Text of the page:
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Pennsylvania Railroad (PATH) Bridge

Hackensack River PATH Bridge

The Pennsylvania Railroad (PATH) Bridge carries PATH passenger trains over the Hackensack River near Kearny, New Jersey.


The Hudson Tunnel Railroad was incorporated by Dewitt C. Haskins in 1873 1 with the goal of connecting the major railroad stations in New Jersey with Manhattan via a tunnel under the Hudson River. Some progress had been completed in 1890 before financial complications halted further progress.

Work on the tunnel resumed in 1900 and in 1902, the Hudson & Manhattan Railway (H&M) was chartered. 1 In 1906, the H&M and the Pennsylvania Railroad (PRR) agreed on a joint passenger service operation between Newark and Manhattan.

The first trains ran along the H&M in 1907 and revenue service started between the Hoboken Terminal and 19th Street stations on February 26, 1908. 3 4 The extension of the line to 33rd Street in November 1910 5 6 and to Harrison in March 1913 completed the H&M. 7

The H&M went into receivership in 1954 and the PRR ceased running passenger service over the line in 1961. 2 In 1962, the Port Authority of New York and New Jersey (PATH) acquired the trackage and passenger bridge and began operating PATH trains between Jersey City and Manhattan.

Hackensack River Bridge

The H&M constructed the first bridge over the Hackensack River in 1894. It was replaced with a swing-span structure that rested six-feet above mean high water and had channel clearances of 56-feet and 58-feet. 2

Swing span crossings were typically built where wide navigational channels needed to be crossed, but they had significant drawbacks as they were slow to open and close, and pilots with wide barges had difficulty navigating between the mid-channel pivot and river piers. 2 Additionally, swing bridges were often built just a few feet above mean high water which required that the crossing be opened for all but the smallest of vessels.

The passenger bridge became increasingly outmoded with each succeeding year as maritime traffic along the Hackensack River grew, with the bridge opening as much as 35 times per day, delaying river traffic and passenger trains alike. 2 As early as 1920, the swing bridge was noted as being a navigation hazard because of its close proximity to two other bridges for the PRR’s freight line and the Newark Turnpike. 2 It was recommended by the New York, New Jersey Port & Harbor Development Commission that all three bridges be consolidated into one structure.

The crashing of the Glendaruel vessel into the Lincoln Highway swing span in June 1922 resulted in insurance underwriters no longer insuring large self-propelled vessels for damages caused to bridges because of the risk of navigating the Hackensack River near the swing bridges. 2 During the summer of 1924, Col. H.C. Newcomer of the U.S. Army Corps of Engineers held hearings on the fate of the swing bridges as the Corps called the crossings as obstructions to navigation because of their low clearance above the water and narrow draw openings. 1 At public hearings, the representatives of various industries and commercial interests pleaded for larger, higher bridges that would provide a minimum vertical clearance of 35 to 40 feet to allow nearly all tugs to pass unimpeded.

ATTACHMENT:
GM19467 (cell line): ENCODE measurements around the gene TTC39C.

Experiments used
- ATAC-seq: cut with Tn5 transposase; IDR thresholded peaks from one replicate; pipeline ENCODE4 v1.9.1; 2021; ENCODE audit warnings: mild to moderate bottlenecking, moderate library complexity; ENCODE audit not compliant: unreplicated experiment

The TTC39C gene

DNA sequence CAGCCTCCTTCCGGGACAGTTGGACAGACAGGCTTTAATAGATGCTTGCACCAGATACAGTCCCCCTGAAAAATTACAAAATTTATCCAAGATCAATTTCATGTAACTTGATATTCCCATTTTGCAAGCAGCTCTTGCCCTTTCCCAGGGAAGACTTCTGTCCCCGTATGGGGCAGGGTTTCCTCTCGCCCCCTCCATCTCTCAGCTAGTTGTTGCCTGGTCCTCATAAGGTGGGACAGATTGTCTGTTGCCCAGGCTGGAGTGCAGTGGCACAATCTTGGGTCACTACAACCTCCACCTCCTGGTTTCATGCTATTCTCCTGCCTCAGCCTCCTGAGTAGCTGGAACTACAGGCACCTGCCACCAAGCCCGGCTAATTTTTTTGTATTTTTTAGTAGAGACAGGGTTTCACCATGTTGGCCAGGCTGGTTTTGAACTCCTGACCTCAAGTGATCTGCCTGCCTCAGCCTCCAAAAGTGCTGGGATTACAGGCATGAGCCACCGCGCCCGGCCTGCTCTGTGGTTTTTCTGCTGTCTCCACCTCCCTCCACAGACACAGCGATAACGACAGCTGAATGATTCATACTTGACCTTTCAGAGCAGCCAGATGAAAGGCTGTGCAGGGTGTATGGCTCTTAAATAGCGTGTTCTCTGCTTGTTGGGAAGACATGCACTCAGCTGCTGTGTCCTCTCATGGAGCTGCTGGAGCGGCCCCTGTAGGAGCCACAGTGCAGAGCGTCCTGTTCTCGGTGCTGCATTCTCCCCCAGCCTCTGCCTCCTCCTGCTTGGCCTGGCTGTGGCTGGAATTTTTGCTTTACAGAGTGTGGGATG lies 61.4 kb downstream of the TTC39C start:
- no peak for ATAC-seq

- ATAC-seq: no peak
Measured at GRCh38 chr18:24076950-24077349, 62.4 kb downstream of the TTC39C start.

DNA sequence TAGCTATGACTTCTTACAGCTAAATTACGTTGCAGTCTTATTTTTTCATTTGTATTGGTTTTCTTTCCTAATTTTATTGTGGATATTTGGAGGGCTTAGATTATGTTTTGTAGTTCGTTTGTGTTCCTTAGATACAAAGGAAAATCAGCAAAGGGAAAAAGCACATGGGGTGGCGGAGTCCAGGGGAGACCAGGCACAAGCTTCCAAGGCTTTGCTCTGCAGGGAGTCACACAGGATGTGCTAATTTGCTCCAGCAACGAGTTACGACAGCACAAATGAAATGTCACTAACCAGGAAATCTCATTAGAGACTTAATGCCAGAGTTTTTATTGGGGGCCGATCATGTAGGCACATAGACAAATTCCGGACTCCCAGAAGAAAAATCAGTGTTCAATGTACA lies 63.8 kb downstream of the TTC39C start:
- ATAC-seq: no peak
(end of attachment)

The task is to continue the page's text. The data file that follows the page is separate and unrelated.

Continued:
On April 25, 1925, Secretary of War John W. Weeks signed an order notifying the H&M to replace the passenger bridge within four years with a structure that could provide a navigational channel of 150 feet and a vertical clearance of at least 35 feet. 1 The railroad selected Waddell & Hardesty to design a new vertical lift bridge that could be situated immediately north of the existing swing-span. 2 The project was headed by three key PRR personnel: A.C. Watson, Chief Engineer of the New York District, T.W. Pinard, Engineer of Bridges & Buildings, and J.J. Vail, Construction Engineer.

Construction of the new bridge began at the end of 1928 and it opened to passenger traffic on November 2, 1930. 2 Erected by Bethlehem Steel Company at the cost of $4.5 million, it consisted of:

  • A Parker through truss lift span 331 feet in length that provided a navigational channel of 166 feet, flanked by two Pratt truss tower spans;
  • A western approach with a three-span concrete viaduct, a through girder span, five deck plate steel girder spans, and a deck truss span;
  • An eastern approach with eight deck plate steel girder spans, a through girder span, and a three-span concrete viaduct.



  • State: New Jersey
  • Route: PATH
  • Type: Warren Deck Truss, Vertical Lift, Parker Through Truss, Pratt Through Truss
  • Status: Active - Railroad
  • Total Length: 2,950 feet
  • Main Span Length: 331 feet
  • Spans:


  1. History.” Port Authority of New York and New Jersey, 2020.
  2. Modica, Glenn R. “The Hackensack River Vertical Lift Bridges Historic District.” New Jersey Department of Transportation.
  3. Cudahy, Brian J. Rails under the Mighty Hudson: the Story of the Hudson Tubes, the Pennsy Tunnels, and Manhattan Transfer. 2nd ed., Fordham University Press, 2004.
  4. “Trolley Tunnel Open to New Jersey.” New York Times, 26 Feb. 1908, p. 1.
  5. “M’Adoo Would Build A West Side Subway.” New York Times, 16 Sept. 1910, p. 10.
  6. “Open McAdoo Extension.” New York Times, 10 Nov. 1910, p. 10.
  7. Chiasson, George. “Rails Under the Hudson Revisited – The Hudson and Manhattan.” Electric Railroaders’ Association Bulletin, vol. 58, no. 9, Sept. 2015, pp. 2–3, 6-7.

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